Van Gogh Comes Home

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Towns across the southern Dutch province of Brabant, where Vincent Van Gogh was born, have joined forces in a new programme entitled Van Gogh Brabant to tell the story of his life from childhood to his artistic awakening, while a special exhibition sets out to dispel the image of Van Gogh as an anti-social, tortured character.

The temporary programme, involving three heritage centres, 39 official Van Gogh monuments and an award-winning Van Gogh Cycle Route, also highlights his love of the Brabant landscape, rural lifestyle and common people which permeated his works. There are also many information points and guided walks by local Van Gogh experts.


Vincent van Gogh was born in Zundert in 1853, the eldest of three sons and three daughters, and there he lived for most the first 17 years of his life, interupted by a period at boarding school. His father Theodorus was the Protestant pastor in a predominantly Catholic region.

On the site where Van Gogh’s birth house once stood, the Vincent van Gogh House hosts exhibitions by Van Gogh’s contemporaries and modern artists inspired by him. Behind the building visitors can stroll in the garden where Van Gogh played as a child.

Nearby is the church where Theodorus Van Gogh preached and where Vincent was baptised. The font is still there. In the small cemetery is a poignant reminder of something which may have hung heavily on the young Vincent’s mind. A year to the day before he was born, his mother gave birth to a still-born boy, also named Vincent. Van Gogh would have passed close by to his namesake’s grave when he attended church and his family would have tended to it with Vincent present. It can only be imagined how the constant reminders of a ‘ghost brother’ may have affected him as he grew up.

Next to the church is a statue of Vincent and his older brother Theo, the most important person in his life, in a brotherly embrace. The pedestal bears a quote in French from an unsent letter to Theo found in Vincent’s pocket after he was shot.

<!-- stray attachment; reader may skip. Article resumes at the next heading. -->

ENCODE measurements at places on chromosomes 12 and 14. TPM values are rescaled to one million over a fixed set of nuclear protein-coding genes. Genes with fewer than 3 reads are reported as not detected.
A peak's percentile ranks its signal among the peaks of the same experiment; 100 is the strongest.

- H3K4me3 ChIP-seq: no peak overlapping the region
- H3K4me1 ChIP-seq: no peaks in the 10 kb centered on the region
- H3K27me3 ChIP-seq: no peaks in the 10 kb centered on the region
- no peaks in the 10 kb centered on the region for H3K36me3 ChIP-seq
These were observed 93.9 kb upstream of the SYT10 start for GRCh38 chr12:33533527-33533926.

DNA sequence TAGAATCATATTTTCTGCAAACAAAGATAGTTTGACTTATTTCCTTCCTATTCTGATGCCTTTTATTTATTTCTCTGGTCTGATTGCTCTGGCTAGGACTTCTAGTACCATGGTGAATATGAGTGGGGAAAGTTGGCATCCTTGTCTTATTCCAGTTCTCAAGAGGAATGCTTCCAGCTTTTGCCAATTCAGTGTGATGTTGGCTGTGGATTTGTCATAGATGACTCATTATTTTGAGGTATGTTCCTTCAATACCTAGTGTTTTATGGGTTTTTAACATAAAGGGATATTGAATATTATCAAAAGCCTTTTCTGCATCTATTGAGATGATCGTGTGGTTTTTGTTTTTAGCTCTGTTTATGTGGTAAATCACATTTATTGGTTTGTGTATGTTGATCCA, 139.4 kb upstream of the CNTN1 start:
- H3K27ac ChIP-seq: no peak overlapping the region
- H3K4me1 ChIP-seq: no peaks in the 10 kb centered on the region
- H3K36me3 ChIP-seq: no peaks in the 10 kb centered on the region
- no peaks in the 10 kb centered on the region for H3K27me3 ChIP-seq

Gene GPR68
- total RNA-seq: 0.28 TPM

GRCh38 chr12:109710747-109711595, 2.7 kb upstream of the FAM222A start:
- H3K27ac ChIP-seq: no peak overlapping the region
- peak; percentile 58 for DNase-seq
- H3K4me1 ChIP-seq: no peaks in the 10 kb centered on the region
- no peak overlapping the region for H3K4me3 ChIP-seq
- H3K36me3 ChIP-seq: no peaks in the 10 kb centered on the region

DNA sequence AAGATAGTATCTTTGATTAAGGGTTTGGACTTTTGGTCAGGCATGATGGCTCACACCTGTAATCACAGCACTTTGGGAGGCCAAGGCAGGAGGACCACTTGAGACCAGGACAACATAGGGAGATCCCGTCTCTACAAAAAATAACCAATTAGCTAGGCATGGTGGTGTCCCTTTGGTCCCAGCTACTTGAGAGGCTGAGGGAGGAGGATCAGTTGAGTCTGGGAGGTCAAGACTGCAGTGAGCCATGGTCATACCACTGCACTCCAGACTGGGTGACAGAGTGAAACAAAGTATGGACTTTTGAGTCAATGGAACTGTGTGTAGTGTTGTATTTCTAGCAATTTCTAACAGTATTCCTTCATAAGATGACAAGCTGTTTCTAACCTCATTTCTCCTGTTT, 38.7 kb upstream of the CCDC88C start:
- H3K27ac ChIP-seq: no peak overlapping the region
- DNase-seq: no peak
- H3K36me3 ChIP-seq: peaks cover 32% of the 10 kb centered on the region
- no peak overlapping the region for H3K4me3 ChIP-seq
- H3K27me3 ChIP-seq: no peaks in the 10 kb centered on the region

Van Gogh arrived in Etten-Leur in 1881 aged 28 after spending restless years in England, France and Belgium. His father had been moved to the local church and his family encouraged him to stay. In the local Town Hall Van Gogh first registered himself as an artist and he went on to make some 200 drawings (he did not paint in Etten), including ‘The Sower (after Millet)’, now in the Van Gogh Museum in Amsterdam.

The renamed Van Gogh Church, where Vincent’s father preached for seven years and which is now deconsecrated, hosts exhibitions of contemporary takes on Van Gogh’s work. Currently showing is photographer Marc Boom’s Closer to Van Gogh (until Dec 22), for which he has reproduced famous Van Gogh portraits using family and friends as models.


Vincent returned once more from further travels to the bosom of the family, his father having again been moved, this time to the charming Reformed Church in Nuenen, which Van Gogh would famously depict in ‘Congregation Leaving the Reformed Church in Nuenen’ (1884).

In Nuenen Vincent found the place where he finally became a real artist. As a painter he lived the longest time of his life there (1883-85) and made over a quarter of his total output, more than anywhere else. Here too he created his first recognised masterpiece, ‘The Potato Eaters’, after glimpsing a family at their evening meal through a window.

Nuenen has a plethora of landmarks associated with Van Gogh, including 14 of 39 European Van Gogh locations and information points at exact spots from which he made drawings and paintings. You can also hear spoken excerpts from his letters.

Nuenen also boasts the first monument in the world to Van Gogh. Erected in 1932, a monolith of basalt from the south of France has a golden sun inset into it representing the change of light in Van Gogh’s work after he moved to Provence. It sits on a millstone base, symbolising the influence of local rural life on his work.